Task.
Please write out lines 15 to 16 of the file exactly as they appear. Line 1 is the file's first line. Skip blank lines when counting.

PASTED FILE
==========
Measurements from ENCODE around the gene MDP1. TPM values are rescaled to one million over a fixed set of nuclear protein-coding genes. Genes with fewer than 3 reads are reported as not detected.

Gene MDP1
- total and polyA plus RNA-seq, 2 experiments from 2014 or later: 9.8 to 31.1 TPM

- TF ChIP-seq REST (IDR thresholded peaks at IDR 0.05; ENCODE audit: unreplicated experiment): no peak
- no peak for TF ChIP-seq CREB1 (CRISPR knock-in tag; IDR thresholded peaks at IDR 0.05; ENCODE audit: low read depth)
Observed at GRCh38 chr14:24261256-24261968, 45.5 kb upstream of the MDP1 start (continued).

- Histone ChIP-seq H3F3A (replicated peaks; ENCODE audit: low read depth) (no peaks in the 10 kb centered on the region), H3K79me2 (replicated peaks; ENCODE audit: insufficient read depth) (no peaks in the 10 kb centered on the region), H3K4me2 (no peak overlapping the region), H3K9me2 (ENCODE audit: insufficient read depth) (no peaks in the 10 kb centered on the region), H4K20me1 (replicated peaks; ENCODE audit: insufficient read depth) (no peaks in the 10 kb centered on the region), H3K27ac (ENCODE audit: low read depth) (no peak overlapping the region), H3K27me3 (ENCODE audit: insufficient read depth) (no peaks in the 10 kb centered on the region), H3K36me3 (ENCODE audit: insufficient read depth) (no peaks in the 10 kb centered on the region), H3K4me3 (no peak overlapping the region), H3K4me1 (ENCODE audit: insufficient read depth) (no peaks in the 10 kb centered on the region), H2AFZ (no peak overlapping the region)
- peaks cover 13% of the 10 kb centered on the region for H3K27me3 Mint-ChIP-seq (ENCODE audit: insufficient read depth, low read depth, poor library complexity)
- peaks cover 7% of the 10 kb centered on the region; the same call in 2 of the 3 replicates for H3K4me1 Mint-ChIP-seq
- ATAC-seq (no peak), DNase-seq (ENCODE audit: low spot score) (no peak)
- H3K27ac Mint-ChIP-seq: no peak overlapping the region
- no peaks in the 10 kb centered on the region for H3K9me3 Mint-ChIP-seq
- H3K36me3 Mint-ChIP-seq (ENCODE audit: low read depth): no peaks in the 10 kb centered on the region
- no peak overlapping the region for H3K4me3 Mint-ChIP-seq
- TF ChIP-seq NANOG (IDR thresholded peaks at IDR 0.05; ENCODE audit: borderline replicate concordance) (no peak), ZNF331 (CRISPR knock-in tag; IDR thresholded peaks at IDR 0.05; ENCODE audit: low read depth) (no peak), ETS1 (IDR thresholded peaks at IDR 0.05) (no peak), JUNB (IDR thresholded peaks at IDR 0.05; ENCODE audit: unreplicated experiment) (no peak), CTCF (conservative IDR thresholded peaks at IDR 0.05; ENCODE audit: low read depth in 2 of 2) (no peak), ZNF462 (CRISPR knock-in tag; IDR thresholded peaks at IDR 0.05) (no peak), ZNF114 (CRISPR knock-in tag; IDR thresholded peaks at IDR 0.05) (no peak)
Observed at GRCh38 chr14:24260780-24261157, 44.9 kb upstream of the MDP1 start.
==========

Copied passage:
- TF ChIP-seq NANOG (IDR thresholded peaks at IDR 0.05; ENCODE audit: borderline replicate concordance) (no peak), ZNF331 (CRISPR knock-in tag; IDR thresholded peaks at IDR 0.05; ENCODE audit: low read depth) (no peak), ETS1 (IDR thresholded peaks at IDR 0.05) (no peak), JUNB (IDR thresholded peaks at IDR 0.05; ENCODE audit: unreplicated experiment) (no peak), CTCF (conservative IDR thresholded peaks at IDR 0.05; ENCODE audit: low read depth in 2 of 2) (no peak), ZNF462 (CRISPR knock-in tag; IDR thresholded peaks at IDR 0.05) (no peak), ZNF114 (CRISPR knock-in tag; IDR thresholded peaks at IDR 0.05) (no peak)
Observed at GRCh38 chr14:24260780-24261157, 44.9 kb upstream of the MDP1 start.